Making peace with policy

Making peace with policy

By Mikey Ruth

As a three-year student employee of the Printing and Mailing Office on campus, I have seen plenty of admissions packets sent to prospective students. I have recently taken note of the strong emphasis and selling point of Goshen College’s peacemaking mentalities and practices. “At Goshen, making peace isn’t about protesting or being a do-gooder,” says a recent admissions pamphlet.

As a fourth-year student of Goshen College, I have also taken note of the seemingly high number of student violations given throughout this semester, as well as an increase of police-like control exhibited by the GC-powers-that-be. While I have no qualms with enforcing rules plainly stated to students, it seems that this growing level of control has overstepped a boundary that has affected the peaceful balance of a small college community.

Every week, I hear a new story of individuals receiving violations based on their level of adherence to community standards. These violations come from a multitude of causes ranging from the sheer irresponsibility of students to violations given based on speculation, association and residential inspections without the investigative person present. The latter methods come off as overbearing and unnecessary, creating a significantly larger and unhealthy barrier between students and the folks obligated to enforce rules. Building up this barrier is not making the peace so glowingly proclaimed by the admissions packets.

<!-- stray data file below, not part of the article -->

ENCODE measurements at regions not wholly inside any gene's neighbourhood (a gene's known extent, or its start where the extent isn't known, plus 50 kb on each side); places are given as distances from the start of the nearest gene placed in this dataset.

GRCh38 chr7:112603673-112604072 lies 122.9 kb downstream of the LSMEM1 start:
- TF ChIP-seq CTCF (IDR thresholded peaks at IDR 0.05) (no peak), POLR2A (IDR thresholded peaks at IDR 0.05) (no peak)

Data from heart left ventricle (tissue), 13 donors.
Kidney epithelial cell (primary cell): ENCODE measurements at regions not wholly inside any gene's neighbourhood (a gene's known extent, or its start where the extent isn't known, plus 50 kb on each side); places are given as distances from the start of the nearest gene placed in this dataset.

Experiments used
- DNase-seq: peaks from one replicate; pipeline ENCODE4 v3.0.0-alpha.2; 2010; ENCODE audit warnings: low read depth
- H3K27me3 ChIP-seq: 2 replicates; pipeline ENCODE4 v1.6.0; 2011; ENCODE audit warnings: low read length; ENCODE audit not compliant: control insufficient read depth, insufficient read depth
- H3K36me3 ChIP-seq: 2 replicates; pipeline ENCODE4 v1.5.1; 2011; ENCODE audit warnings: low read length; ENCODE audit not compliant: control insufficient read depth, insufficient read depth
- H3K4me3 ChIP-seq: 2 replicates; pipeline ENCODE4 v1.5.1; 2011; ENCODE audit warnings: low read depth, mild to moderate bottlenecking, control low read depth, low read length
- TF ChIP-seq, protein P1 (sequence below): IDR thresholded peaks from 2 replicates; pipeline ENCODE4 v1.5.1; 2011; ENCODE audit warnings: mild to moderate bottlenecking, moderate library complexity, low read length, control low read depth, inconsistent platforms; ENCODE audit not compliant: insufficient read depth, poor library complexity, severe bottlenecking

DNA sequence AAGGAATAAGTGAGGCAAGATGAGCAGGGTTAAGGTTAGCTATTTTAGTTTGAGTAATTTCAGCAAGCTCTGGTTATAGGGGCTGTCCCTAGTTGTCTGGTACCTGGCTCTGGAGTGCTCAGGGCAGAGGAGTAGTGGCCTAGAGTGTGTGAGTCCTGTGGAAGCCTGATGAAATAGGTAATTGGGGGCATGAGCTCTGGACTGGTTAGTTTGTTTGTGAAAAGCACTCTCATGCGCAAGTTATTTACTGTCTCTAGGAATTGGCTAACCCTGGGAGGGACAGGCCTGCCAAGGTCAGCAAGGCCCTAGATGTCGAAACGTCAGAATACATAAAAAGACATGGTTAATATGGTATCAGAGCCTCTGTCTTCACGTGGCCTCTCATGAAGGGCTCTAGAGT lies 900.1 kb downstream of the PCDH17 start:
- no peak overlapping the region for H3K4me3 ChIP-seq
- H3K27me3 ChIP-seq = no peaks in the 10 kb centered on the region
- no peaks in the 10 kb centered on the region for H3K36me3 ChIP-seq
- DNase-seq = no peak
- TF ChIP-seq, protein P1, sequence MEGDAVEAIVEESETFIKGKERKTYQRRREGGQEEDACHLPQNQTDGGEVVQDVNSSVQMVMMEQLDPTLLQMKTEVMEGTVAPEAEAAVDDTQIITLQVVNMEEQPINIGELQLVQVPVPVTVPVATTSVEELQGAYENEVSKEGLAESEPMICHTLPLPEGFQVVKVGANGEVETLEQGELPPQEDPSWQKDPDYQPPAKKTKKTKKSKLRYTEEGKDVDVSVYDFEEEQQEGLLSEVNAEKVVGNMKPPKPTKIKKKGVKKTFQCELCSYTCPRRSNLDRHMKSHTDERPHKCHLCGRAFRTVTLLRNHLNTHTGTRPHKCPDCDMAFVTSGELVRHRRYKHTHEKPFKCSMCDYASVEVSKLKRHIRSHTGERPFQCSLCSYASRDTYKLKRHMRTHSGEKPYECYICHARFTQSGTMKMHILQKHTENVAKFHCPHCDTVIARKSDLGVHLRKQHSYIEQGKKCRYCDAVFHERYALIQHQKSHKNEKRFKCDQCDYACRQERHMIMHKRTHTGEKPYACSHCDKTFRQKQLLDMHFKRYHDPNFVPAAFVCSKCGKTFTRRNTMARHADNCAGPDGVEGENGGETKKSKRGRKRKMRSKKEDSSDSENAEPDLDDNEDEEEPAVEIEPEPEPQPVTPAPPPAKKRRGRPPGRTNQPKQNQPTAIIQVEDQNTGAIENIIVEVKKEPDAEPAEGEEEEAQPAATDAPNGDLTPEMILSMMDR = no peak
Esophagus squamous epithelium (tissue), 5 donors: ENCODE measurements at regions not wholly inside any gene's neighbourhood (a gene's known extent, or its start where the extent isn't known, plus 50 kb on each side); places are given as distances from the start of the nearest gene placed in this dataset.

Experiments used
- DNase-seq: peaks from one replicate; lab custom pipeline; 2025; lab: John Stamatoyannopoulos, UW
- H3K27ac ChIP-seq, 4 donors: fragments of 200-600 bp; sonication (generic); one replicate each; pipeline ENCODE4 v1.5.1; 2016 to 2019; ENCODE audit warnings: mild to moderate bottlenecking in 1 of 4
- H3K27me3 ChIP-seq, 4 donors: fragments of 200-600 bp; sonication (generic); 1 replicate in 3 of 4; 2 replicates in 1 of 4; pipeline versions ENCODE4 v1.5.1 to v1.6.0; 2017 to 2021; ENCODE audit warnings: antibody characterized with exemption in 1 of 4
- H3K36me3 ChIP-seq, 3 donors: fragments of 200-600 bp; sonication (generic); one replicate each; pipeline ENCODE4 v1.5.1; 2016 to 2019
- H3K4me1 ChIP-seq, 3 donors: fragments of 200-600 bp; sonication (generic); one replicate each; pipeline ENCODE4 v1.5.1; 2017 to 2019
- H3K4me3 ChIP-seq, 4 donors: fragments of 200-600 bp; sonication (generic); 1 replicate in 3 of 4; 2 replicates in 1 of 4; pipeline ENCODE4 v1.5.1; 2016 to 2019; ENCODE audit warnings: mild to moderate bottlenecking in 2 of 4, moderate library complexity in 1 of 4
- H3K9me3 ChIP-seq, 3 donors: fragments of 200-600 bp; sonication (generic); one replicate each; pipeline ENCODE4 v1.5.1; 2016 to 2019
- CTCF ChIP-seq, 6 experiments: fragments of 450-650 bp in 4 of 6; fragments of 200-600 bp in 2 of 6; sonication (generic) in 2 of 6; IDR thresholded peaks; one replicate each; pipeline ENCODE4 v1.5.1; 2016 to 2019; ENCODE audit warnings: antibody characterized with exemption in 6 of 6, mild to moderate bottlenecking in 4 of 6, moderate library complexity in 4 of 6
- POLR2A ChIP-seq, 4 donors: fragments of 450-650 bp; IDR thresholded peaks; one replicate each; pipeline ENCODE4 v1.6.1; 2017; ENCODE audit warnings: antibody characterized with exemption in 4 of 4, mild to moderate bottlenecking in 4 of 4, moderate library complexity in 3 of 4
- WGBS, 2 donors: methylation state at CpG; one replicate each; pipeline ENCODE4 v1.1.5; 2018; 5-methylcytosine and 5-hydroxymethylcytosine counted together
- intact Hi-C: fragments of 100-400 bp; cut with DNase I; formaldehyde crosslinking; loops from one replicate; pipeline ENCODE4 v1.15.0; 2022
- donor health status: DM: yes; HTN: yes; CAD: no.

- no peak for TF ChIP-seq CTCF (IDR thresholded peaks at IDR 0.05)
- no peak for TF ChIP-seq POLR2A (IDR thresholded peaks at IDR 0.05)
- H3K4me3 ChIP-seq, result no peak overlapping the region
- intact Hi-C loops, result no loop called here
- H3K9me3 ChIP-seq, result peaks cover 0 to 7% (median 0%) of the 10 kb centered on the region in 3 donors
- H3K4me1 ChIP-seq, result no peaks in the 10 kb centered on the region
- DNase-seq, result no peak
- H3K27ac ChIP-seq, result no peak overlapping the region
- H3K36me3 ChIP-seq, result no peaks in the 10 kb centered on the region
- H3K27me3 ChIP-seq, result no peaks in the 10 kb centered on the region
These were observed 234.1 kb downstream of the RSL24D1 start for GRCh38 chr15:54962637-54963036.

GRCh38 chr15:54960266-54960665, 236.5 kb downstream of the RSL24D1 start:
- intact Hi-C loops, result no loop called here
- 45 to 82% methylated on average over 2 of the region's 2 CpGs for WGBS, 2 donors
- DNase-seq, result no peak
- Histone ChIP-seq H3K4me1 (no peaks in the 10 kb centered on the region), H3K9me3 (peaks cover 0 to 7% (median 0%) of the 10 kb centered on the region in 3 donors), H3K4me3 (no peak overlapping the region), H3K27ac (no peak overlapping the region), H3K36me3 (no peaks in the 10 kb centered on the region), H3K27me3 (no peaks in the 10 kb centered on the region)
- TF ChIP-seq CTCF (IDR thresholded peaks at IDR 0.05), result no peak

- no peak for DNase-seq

The bureaucratic ways of punishment add to the issue as well. Instead of essentially treating all violations equally and handing out similar, if not the same penalties, we need to move forward through reconciliation. Getting arrested for public intoxication and receiving punishment for a housemate’s mistake are clearly two different acts on the moral scale of behavior. If we treat them the same we are not identifying the true problems and working with them on an individual basis. Luckily, Goshen’s Mennonite affiliation gives us the means and perspective to foster a more nurturing environment to deal with these types of problems. But we are not using an approach based on listening, reconciliation, and ideals. Instead the approach seems to emphasize catching students, punishment, and absolutes.

Part of the beauty of Goshen College is the unique and diverse demographic of its student body. Another is the amazing SST program, which plays a large part in the attraction of this population of peacemakers and global citizens. With a desire to find oneself amidst culture, travel and community comes an open mind. We need to recognize that open minds may in fact be open to trying new things. The presence of alcohol and recreational substances is inevitable in any college environment, and if we are to deal with them in a healthy way, we need to seek a more peaceful approach of doing so.

I am not arguing that alcohol should be condoned or legal on campus, because that would not solve any problems. I just yearn for a rethinking of how and why people get in trouble, and I cannot help but feel that a violation based on an invasion of privacy or rumor is a violation of the standard of community in itself. I fully recognize and appreciate the duties of resident assistants and resident directors and believe that they have largely done a great job. My concern is when these duties shift from protecting community standards to weakening them.

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